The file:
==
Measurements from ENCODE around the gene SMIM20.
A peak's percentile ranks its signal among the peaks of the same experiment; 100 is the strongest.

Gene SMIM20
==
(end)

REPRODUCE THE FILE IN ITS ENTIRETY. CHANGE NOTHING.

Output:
Measurements from ENCODE around the gene SMIM20.
A peak's percentile ranks its signal among the peaks of the same experiment; 100 is the strongest.

Gene SMIM20